As well as fresh water, the Thames provided prehistoric people with a wide range of natural resources such as reeds, rushes and timber for building. The river bed was also full of flint nodules (large lumps), which were vital for making sharp tools.
The fertile river banks were farmed and the grain, along with other local produce, was exchanged for other necessities such as stone, metal and salt. Wildlife was also plentiful. There were many types of fish and birds, and small mammals like beavers and otters. The harpoon in the photograph is made of antler and was used to catch both fish and birds.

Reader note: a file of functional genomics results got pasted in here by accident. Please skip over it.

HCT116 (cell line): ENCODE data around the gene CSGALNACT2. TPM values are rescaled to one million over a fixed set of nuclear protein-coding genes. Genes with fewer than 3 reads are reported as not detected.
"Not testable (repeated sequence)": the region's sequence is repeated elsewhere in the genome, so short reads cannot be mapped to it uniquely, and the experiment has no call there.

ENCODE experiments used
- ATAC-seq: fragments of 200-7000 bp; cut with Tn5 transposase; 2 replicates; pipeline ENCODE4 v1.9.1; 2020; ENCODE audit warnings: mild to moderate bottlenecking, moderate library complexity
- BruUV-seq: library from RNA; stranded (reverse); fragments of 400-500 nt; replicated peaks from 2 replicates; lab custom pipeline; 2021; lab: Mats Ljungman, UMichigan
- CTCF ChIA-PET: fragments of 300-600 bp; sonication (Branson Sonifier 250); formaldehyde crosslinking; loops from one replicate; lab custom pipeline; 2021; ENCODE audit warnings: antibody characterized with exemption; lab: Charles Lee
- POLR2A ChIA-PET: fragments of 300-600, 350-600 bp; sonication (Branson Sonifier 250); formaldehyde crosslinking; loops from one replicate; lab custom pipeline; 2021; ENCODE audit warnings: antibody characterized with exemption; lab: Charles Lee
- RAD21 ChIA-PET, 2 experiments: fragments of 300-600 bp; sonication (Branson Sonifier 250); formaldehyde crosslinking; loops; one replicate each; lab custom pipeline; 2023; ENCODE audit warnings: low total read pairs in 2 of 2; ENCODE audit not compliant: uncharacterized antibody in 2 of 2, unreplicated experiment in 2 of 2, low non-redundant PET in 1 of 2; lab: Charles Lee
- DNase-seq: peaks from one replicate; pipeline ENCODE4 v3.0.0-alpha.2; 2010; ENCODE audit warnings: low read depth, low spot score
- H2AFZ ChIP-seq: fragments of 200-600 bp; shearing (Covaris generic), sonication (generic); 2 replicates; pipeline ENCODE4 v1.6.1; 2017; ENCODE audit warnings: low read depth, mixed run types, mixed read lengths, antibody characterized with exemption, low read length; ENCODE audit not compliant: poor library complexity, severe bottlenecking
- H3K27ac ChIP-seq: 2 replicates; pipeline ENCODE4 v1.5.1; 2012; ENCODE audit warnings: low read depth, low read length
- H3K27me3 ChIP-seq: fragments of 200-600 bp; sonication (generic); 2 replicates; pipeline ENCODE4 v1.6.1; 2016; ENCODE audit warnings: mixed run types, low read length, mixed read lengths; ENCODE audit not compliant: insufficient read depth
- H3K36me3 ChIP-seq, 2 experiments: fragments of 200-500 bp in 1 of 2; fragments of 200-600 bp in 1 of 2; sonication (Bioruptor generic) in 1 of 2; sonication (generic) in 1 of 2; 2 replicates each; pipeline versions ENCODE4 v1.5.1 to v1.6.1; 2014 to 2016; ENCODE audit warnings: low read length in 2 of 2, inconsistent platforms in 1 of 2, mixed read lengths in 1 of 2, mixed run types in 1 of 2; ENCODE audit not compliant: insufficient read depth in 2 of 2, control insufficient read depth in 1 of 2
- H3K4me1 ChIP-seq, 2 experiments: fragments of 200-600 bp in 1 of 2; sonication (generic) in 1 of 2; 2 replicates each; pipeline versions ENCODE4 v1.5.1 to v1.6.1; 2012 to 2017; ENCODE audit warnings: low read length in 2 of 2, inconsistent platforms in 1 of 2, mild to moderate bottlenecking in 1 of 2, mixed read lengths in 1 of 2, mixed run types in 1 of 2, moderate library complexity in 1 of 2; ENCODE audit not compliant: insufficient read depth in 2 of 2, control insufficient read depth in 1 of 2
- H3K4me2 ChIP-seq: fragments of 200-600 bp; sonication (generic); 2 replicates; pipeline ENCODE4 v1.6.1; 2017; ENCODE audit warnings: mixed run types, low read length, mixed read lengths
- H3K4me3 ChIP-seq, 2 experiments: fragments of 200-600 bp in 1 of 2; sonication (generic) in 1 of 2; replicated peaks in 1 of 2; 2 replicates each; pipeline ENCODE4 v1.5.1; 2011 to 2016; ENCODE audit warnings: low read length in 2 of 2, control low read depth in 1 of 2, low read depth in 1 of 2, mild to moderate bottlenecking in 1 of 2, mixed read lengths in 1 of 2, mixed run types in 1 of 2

Larger animals, including deer and cattle, also came down to the river to drink. Seasonal runs of salmon, migrating birds and the occasional beached whale would have supplemented this diverse diet.
Together, this made the Thames Valley a very prosperous place to live.
Today, over 120 different species of fish, including salmon, live in the Thames.
- Introduction (this page)
- How did the Thames shape the landscape?
- What did prehistoric people eat?
- Was the Thames an important communication route?
- Did prehistoric people worship the Thames?
- Was the Thames a defensive barrier?
- Further information